3) It's trivial to solve using undocumented directive "loadFrom" in the application manifest file. Something like this and this.

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Progman

The manifests only work in Win7 and later though?  Had to be the only fix given that static linked DLLs are loaded prior to WinMain.

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kao
14 minutes ago, Progman said:

manifests only work in Win7 and later

If someone is still using WinXP, he/she has much bigger issues than DLL planting vulnerability in Nirsoft tools.

16 minutes ago, Progman said:

static linked DLLs

From the top of my head, dwmapi.dll is almost never linked statically. But I can't check Nirsoft's tools right now.

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Gorina
Posted (edited)
5 hours ago, kao said:

3) It's trivial to solve using undocumented directive "loadFrom" in the application manifest file. Something like this and this.

Of course, that's the solution but it is also just as easy to remove that directive from the app later.

57 minutes ago, kao said:

If someone is still using WinXP, he/she has much bigger issues than DLL planting vulnerability in Nirsoft tools.

True :evilguy:

Edited by Gorina (see edit history)

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Progman
Posted (edited)

I suppose its true dynamic load via LoadLibrary is still buggy.  Of course you could specify "%SystemRoot%\system32\" + DllName for 32/64-bit apps and for 32-bit apps on 64-bit systems that need to access a 64-bit DLL which is basically pointless in the LoadLibrary context AFAICS: "%SystemRoot%\sysnative\" + DllName.  This would require a buffer and a GetEnvironmentVariable call.  But it achieves exactly the same effect as the manifest for XP...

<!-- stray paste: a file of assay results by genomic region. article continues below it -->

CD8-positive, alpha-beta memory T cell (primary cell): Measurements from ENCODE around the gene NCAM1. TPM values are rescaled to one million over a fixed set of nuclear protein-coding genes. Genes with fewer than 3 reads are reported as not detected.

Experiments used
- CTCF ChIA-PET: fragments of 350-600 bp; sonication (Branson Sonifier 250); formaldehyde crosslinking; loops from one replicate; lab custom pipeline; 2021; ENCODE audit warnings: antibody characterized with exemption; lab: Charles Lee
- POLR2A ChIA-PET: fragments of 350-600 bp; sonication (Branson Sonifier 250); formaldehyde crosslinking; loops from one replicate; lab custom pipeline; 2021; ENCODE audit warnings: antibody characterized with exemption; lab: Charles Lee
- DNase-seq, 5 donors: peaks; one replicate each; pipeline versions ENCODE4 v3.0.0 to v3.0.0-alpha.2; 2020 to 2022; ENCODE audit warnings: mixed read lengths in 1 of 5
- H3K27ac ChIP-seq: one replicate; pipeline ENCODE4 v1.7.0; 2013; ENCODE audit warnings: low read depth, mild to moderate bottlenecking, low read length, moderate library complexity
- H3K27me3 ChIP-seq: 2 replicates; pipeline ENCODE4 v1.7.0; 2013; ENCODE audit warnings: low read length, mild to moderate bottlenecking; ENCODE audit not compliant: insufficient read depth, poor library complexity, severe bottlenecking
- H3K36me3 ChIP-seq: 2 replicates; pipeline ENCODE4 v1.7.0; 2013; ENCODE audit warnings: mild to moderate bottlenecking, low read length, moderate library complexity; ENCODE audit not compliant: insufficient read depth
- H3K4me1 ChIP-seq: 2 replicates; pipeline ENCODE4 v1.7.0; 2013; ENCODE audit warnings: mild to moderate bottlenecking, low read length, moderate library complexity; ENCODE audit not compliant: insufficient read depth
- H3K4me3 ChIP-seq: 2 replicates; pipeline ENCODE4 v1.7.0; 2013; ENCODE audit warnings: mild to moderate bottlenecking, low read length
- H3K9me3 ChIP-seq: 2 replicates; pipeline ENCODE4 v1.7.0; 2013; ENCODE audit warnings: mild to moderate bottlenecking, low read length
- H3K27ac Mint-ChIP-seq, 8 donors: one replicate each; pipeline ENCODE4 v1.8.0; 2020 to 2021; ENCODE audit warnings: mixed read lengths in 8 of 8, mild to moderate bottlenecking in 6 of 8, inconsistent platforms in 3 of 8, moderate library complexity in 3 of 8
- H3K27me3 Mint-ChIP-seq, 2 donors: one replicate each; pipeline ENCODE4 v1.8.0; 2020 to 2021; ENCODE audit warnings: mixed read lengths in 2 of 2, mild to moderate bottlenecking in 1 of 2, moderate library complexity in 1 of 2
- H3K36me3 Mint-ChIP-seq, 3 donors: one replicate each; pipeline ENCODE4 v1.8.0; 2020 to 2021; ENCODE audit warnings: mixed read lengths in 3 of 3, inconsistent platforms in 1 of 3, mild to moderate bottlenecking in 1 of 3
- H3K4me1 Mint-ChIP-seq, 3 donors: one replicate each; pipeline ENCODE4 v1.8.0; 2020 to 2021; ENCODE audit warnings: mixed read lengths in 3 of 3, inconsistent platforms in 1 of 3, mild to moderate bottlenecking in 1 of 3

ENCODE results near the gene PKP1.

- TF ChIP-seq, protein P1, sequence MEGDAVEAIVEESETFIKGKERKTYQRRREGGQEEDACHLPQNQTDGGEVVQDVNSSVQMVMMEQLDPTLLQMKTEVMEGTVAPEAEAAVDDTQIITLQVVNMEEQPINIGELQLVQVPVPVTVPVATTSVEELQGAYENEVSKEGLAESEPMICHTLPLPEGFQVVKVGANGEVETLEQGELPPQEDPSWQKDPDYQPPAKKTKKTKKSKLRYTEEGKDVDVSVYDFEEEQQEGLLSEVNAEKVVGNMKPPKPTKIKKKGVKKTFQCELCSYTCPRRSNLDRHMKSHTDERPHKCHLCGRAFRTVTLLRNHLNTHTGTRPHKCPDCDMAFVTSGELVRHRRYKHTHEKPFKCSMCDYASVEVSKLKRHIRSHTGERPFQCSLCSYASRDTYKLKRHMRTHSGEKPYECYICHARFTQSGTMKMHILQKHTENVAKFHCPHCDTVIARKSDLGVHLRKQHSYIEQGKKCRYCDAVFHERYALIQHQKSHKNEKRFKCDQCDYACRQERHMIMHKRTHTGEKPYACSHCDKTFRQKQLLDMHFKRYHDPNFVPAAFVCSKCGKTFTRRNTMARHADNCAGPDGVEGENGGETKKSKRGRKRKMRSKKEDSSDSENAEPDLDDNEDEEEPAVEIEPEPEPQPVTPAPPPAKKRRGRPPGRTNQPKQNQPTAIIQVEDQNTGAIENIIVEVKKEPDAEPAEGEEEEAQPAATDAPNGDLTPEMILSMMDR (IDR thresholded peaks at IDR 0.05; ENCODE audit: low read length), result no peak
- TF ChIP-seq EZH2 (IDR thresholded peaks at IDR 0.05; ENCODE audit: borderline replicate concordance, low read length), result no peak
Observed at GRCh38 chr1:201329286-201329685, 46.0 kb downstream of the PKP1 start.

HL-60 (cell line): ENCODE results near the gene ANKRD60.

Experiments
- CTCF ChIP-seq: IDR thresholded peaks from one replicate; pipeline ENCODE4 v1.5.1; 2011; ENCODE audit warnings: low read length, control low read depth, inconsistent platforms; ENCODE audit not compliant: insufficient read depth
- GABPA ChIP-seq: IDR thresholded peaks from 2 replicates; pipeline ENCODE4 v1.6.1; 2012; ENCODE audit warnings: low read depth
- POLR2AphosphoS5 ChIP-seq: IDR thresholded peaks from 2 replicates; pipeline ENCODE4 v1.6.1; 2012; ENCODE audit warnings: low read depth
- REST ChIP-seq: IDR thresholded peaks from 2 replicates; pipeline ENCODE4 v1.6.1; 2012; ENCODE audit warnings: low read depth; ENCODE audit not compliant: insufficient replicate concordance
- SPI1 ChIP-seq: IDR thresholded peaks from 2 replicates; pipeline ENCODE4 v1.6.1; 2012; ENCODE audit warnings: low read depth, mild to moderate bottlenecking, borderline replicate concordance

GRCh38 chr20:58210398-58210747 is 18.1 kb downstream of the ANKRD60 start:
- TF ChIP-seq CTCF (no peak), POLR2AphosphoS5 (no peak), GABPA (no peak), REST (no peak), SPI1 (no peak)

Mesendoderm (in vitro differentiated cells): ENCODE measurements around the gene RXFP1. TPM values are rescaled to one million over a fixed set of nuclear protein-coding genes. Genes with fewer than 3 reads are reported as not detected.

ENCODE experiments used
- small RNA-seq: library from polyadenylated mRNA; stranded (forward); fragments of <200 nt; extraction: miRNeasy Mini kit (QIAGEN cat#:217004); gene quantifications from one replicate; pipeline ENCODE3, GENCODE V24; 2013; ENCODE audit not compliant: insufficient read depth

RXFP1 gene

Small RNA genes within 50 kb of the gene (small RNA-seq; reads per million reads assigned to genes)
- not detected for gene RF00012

Win9x/ME at least would be even less an issue since they already do not have any security privileges so the DLL hijack could be done on any app not just a privileged one.

WinXP is still being used by a lot of governments, militaries, hospitals and other institutions without budgets, along with consumers who have used or old hardware.  I'm not sure how important supporting it is these days but I suppose it depends on the app.  I usually liked getting things working on every Windows version because it made the code base much more stable given that Microsoft has gone through serious efforts to maintain backwards and forwards combability due to business requirements.